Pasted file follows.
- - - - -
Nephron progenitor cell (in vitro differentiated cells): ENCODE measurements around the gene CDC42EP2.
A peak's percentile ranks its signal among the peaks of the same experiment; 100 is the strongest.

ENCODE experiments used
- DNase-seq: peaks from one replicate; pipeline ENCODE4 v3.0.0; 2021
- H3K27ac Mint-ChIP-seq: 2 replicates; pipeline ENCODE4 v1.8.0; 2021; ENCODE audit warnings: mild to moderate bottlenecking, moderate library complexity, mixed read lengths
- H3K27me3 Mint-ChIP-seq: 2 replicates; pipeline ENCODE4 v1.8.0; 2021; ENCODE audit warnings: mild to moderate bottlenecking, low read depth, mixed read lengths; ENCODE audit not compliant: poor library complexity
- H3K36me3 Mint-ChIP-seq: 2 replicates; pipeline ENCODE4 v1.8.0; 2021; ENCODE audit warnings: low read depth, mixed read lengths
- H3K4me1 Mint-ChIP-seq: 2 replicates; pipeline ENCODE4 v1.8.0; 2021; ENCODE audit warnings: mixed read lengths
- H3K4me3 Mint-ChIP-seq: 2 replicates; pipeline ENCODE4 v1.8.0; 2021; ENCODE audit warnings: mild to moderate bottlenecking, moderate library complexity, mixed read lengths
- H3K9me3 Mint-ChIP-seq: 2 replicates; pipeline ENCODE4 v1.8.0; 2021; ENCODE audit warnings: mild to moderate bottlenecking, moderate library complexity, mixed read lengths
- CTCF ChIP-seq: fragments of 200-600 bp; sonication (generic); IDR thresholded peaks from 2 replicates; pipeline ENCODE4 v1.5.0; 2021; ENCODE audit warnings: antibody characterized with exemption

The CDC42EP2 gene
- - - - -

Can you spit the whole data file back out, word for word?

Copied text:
Nephron progenitor cell (in vitro differentiated cells): ENCODE measurements around the gene CDC42EP2.
A peak's percentile ranks its signal among the peaks of the same experiment; 100 is the strongest.

ENCODE experiments used
- DNase-seq: peaks from one replicate; pipeline ENCODE4 v3.0.0; 2021
- H3K27ac Mint-ChIP-seq: 2 replicates; pipeline ENCODE4 v1.8.0; 2021; ENCODE audit warnings: mild to moderate bottlenecking, moderate library complexity, mixed read lengths
- H3K27me3 Mint-ChIP-seq: 2 replicates; pipeline ENCODE4 v1.8.0; 2021; ENCODE audit warnings: mild to moderate bottlenecking, low read depth, mixed read lengths; ENCODE audit not compliant: poor library complexity
- H3K36me3 Mint-ChIP-seq: 2 replicates; pipeline ENCODE4 v1.8.0; 2021; ENCODE audit warnings: low read depth, mixed read lengths
- H3K4me1 Mint-ChIP-seq: 2 replicates; pipeline ENCODE4 v1.8.0; 2021; ENCODE audit warnings: mixed read lengths
- H3K4me3 Mint-ChIP-seq: 2 replicates; pipeline ENCODE4 v1.8.0; 2021; ENCODE audit warnings: mild to moderate bottlenecking, moderate library complexity, mixed read lengths
- H3K9me3 Mint-ChIP-seq: 2 replicates; pipeline ENCODE4 v1.8.0; 2021; ENCODE audit warnings: mild to moderate bottlenecking, moderate library complexity, mixed read lengths
- CTCF ChIP-seq: fragments of 200-600 bp; sonication (generic); IDR thresholded peaks from 2 replicates; pipeline ENCODE4 v1.5.0; 2021; ENCODE audit warnings: antibody characterized with exemption

The CDC42EP2 gene